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Peter Hochstedler | The Saltpeter Wars

album review by John Powell

Peter Hochstedler | The Saltpeter Wars

Let’s talk Peter Hochstedler for a moment. Peter The Troubadour. Peter The Traveler. Peter The Philosopher. The underground songwriter has several albums under his belt, but none of them on labels and few of them even distributed on CD. But Peter is undoubtedly one of the best songwriters of his time, and below the radar keeps him even more in tune with his songs.

The Saltpeter Wars is released in conjunction with The Desert EP. The two have different themes to them. Peter has always explored sound and themes throughout his albums, at times returning to old themes and at times striking new ground. This is new ground, for sure.

The Saltpeter Wars is dense. Lyrically, Peter has a lot to say, and it’s all thick metaphor, robust symbolism, or insightful realism. Nothing on this album is airy. Peter has always taken on religion and politics, while here he expands beyond the very micro of many of his albums, to the macro, worldviews. It's not how politics and religion affect him. It's how he affects politics and religion.

“Do Not Walk My Road” is an excellent opener. One of the softer songs on the album, it’s a sad, bittersweet lament. “Do not sing my song,” he sings, “My song just some tongue twisting/ twined, tangled/ story spinning/ unspooled.” It’s slow, beautiful, and amped up by Peter overlaying his voice into majestic harmonies. “Do not treat my wounds,” be warns, “My haphazard incision/ will bear us many children/ I would prefer it left open.” It’s wonderful songwriting.

“Smoke Rose From the Old House” adds drums, bass, and creates an almost Wilco-esque instrumentation. Peter brings up the mood a bit. He paints the picture of a quiet home in the wilderness. “It was money/ it made me angry,” he begins the second verse. “Come on, you weary/ I will give you products…to make your sick skin shine.”

On “Saltpeter” he brings in newer instrumental elements, light synth drums and overlaid vocals. In his dark manner he begins a stream of incredible lyrics both confusing and wrenching. “Peter come to your place where the people are/ Tiny-ass Peter with his mouth there, mutterin’,” he sings almost disgustedly. If a folk singer ever integrated rap, it’s here with Peter, who sings in a half-tone, just harpin’ on Peter. It’s not self-loathing, though, and yet not self-relfection... It is, however, one of the album's best songs.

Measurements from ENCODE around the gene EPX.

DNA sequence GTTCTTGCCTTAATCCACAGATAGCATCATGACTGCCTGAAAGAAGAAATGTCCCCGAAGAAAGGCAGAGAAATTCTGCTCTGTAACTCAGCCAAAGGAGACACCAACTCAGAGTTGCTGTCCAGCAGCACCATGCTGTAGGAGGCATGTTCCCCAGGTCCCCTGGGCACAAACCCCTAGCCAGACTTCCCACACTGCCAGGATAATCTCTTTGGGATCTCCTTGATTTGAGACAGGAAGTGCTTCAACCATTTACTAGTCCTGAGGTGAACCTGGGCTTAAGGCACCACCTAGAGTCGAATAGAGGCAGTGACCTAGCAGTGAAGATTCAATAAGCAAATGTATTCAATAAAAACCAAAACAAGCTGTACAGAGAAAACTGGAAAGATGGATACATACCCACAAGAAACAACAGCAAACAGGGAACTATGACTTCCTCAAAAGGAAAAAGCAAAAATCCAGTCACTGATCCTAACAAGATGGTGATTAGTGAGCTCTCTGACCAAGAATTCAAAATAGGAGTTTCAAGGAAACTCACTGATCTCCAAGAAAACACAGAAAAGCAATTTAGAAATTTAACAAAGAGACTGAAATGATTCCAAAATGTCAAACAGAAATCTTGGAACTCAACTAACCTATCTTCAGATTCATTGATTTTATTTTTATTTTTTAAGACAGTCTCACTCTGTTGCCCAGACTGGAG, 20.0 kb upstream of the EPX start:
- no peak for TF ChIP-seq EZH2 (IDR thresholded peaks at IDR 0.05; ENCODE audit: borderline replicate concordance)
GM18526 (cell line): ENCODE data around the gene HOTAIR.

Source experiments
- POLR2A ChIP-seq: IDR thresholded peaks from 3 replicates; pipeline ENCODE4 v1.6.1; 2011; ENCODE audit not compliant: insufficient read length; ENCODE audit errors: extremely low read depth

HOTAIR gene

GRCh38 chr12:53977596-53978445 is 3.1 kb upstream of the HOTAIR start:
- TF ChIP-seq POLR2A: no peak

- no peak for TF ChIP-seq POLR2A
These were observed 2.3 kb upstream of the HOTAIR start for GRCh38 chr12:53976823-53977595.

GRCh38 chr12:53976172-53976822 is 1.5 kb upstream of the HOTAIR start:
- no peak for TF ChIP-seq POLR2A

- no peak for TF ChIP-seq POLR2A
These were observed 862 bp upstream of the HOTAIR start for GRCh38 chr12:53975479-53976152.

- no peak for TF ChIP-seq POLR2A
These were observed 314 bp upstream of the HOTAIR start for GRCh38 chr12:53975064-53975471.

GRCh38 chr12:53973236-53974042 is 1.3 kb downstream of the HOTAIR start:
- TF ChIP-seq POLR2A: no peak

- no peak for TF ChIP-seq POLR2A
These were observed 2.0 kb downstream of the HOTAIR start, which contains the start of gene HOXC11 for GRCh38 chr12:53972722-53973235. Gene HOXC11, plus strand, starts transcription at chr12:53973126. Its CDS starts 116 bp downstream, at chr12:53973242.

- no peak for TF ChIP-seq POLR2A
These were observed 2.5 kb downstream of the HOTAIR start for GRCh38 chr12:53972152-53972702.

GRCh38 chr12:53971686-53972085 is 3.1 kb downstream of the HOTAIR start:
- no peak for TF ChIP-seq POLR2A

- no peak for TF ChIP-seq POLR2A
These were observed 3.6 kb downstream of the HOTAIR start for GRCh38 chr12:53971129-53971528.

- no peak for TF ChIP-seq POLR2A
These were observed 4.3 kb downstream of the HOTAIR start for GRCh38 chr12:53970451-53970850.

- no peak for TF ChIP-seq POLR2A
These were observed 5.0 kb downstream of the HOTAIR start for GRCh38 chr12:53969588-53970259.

The album deliciously mixes the ugly with the beautiful, more and more experimental with song-making. The half-funk beat on “Wildgoose” is quite indie of Peter, who usually holds himself back, but when the female guest vocals enter, it’s a new take for this Americana thinker.

A classic Peter tune, “Fools On the Highway” returns here, more Neil Young that it ever has been. The guitar swings. The drums boom out. The song is so strong to begin with that every version seems like the right one. This time, it’s done darker than ever before. The song can be interpreted more as a hopeful, setting sail on an adventure, or, like in this instance, a tormented man itching for redemption. “Fires in the valley/ fires all inside me,” Peter sings, “That old spinster, Maryanne, was hippie child/ she up and took her tambourine to that putrid sound/ My God, what you spinin’ me?”

Peter creates a world wrought with religious implications, meditations on an all-encompassing God that no one can trust, and a world where people are knocked around and dragged out. It’s not the happiest thing, but, and, yes, I dare compare them: Dylan had the same knack.

Peter shouldn’t go unnoticed with The Saltpeter Wars. It’s some of his most complex stuff, and totally DIY gives him more street cred than he’ll ever use.

Bottom line: Folk’s most underground songwriter writes about a dim but hopeful world on this epic journey of an album.


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